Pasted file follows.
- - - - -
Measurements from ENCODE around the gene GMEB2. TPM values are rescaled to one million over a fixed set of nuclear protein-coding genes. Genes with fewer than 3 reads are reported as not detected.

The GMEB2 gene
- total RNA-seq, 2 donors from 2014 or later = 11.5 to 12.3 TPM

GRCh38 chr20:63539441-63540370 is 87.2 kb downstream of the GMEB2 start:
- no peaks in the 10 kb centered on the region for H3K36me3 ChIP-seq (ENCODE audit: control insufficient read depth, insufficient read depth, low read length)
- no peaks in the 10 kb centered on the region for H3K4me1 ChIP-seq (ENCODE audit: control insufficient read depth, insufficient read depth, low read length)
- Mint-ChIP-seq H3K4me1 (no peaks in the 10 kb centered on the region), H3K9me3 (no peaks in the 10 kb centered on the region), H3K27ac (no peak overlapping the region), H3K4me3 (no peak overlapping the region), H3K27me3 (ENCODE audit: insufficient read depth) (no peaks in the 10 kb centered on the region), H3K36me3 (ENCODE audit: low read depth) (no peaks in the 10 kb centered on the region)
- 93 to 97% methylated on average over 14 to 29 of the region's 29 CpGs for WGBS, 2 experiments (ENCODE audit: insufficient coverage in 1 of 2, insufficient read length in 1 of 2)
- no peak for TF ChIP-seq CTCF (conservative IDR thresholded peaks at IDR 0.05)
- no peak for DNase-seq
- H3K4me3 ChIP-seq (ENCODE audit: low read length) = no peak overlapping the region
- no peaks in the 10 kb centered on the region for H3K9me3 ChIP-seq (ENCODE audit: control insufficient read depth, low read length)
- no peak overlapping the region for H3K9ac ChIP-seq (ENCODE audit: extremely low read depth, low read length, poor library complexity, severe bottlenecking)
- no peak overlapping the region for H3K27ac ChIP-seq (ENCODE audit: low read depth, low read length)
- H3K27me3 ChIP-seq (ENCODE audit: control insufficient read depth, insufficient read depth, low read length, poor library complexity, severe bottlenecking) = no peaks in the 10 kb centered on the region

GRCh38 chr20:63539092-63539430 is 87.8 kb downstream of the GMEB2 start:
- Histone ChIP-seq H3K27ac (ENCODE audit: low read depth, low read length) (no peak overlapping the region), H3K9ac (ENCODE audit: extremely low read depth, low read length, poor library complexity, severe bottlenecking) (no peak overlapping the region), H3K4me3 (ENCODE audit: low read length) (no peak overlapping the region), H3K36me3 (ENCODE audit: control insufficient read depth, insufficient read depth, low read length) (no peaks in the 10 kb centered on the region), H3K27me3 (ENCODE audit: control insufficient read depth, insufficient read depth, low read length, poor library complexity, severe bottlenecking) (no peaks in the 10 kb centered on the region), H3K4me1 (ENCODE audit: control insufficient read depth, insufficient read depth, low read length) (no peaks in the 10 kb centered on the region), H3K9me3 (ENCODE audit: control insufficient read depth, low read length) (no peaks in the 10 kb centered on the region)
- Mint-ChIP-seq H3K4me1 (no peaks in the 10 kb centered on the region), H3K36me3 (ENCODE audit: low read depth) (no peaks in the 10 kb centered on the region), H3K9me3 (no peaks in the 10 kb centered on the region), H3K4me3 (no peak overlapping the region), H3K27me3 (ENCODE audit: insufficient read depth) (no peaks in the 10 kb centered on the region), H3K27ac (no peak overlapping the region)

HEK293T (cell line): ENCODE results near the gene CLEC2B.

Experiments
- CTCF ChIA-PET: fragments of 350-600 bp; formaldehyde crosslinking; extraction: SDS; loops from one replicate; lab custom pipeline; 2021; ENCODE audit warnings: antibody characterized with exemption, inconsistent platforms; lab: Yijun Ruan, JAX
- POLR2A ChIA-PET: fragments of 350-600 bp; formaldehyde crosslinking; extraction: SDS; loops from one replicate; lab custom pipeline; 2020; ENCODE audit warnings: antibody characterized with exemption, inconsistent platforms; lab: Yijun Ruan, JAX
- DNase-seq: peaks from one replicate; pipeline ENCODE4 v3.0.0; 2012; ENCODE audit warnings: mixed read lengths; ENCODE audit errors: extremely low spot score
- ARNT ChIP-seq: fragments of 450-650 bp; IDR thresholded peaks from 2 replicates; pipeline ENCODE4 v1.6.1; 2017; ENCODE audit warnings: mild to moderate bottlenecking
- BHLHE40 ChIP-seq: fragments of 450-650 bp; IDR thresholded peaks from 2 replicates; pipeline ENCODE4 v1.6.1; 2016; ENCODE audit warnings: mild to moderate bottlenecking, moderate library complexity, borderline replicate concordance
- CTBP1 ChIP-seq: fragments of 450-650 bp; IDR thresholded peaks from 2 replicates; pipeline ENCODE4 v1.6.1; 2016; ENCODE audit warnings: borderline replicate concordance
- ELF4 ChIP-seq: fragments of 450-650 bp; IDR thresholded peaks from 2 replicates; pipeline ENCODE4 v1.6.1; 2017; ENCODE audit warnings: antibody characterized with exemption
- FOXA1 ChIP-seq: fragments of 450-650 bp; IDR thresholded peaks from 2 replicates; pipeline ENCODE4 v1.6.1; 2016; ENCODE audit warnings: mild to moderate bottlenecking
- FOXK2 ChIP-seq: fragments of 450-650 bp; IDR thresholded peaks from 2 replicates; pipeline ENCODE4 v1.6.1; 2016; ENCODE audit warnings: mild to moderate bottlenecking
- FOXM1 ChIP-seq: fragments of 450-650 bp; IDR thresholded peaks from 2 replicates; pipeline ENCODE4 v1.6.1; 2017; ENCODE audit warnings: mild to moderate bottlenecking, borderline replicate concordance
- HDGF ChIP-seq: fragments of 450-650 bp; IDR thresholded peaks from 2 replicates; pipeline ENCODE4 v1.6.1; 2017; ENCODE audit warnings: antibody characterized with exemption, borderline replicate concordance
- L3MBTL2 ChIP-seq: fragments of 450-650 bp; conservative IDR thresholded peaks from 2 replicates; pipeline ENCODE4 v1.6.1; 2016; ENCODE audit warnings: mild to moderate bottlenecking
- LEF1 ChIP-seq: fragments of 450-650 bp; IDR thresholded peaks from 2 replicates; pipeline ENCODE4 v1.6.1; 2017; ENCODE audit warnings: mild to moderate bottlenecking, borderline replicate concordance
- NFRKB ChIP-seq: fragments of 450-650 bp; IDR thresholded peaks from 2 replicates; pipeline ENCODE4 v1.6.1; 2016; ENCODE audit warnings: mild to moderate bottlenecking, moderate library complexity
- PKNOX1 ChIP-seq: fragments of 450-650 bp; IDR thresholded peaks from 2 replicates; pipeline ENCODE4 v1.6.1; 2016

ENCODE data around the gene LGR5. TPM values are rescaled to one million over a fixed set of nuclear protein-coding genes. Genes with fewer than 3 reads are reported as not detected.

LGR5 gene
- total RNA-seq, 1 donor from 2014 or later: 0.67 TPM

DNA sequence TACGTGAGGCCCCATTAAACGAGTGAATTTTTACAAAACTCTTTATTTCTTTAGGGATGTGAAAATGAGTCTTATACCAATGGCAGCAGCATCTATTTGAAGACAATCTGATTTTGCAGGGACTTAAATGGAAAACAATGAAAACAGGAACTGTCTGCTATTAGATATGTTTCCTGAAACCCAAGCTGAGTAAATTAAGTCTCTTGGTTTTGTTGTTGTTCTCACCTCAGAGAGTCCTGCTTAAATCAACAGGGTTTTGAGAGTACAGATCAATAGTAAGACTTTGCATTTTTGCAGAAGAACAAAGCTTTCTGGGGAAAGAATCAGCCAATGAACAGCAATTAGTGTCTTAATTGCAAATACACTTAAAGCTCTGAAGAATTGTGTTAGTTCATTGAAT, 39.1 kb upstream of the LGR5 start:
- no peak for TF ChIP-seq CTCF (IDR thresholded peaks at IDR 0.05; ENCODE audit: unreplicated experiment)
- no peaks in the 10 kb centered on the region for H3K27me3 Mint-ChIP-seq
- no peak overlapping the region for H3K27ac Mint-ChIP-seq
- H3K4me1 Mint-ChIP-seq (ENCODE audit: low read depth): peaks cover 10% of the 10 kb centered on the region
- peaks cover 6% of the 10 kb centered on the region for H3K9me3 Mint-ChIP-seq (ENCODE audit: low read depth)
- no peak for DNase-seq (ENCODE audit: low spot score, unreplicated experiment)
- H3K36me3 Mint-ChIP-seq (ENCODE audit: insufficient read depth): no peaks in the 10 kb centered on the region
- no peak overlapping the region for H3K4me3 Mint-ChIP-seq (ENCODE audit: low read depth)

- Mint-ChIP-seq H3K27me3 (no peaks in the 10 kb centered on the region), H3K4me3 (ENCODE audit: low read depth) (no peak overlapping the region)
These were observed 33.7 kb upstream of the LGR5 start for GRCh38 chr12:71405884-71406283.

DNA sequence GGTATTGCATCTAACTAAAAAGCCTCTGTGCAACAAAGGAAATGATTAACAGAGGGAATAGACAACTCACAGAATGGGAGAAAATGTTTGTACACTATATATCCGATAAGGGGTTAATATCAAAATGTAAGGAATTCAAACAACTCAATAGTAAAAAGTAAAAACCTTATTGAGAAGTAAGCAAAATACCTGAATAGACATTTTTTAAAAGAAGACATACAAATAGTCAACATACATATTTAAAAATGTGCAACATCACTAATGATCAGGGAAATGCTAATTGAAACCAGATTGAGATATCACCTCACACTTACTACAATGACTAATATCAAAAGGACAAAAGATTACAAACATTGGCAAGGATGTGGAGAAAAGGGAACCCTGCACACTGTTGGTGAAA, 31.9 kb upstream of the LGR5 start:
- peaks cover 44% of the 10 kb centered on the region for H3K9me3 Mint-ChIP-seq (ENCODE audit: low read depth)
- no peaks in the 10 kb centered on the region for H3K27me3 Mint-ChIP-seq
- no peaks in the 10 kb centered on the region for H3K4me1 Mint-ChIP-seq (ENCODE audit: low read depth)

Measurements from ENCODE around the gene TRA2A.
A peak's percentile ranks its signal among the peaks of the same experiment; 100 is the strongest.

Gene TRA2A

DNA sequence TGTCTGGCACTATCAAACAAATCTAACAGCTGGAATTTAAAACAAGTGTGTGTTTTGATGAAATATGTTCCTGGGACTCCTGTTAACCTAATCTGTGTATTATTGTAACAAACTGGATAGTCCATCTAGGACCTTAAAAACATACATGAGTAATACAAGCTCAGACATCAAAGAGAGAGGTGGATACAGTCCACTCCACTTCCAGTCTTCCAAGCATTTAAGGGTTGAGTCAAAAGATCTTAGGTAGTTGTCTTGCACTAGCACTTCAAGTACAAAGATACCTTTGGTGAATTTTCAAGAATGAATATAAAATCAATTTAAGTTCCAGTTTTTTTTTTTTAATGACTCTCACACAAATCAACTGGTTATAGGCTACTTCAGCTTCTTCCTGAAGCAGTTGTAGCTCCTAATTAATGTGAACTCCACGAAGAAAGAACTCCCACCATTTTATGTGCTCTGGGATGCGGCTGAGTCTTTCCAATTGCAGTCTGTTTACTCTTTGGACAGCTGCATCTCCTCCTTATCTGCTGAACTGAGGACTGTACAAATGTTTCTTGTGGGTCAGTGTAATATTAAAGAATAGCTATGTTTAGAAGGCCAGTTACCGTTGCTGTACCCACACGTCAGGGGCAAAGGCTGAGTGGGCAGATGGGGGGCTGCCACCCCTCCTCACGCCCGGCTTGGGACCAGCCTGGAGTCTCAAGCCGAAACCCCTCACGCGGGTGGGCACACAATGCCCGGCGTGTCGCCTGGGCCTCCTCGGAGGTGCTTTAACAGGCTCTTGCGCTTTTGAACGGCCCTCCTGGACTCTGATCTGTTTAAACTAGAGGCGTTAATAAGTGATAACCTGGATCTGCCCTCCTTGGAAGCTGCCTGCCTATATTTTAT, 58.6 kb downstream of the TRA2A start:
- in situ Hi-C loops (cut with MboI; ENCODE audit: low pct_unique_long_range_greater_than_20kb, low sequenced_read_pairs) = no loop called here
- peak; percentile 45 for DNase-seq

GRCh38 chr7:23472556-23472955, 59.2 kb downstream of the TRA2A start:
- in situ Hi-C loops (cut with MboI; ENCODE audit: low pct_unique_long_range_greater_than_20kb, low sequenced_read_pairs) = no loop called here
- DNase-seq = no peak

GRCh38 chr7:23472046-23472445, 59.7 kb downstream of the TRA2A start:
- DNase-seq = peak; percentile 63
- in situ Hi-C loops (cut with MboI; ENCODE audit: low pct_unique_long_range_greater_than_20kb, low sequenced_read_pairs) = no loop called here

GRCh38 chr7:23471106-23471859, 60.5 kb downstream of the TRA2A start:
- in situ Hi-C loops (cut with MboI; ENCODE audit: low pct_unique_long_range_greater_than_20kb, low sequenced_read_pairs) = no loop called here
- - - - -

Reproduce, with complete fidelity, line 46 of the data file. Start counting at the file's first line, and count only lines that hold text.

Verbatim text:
- H3K36me3 Mint-ChIP-seq (ENCODE audit: insufficient read depth): no peaks in the 10 kb centered on the region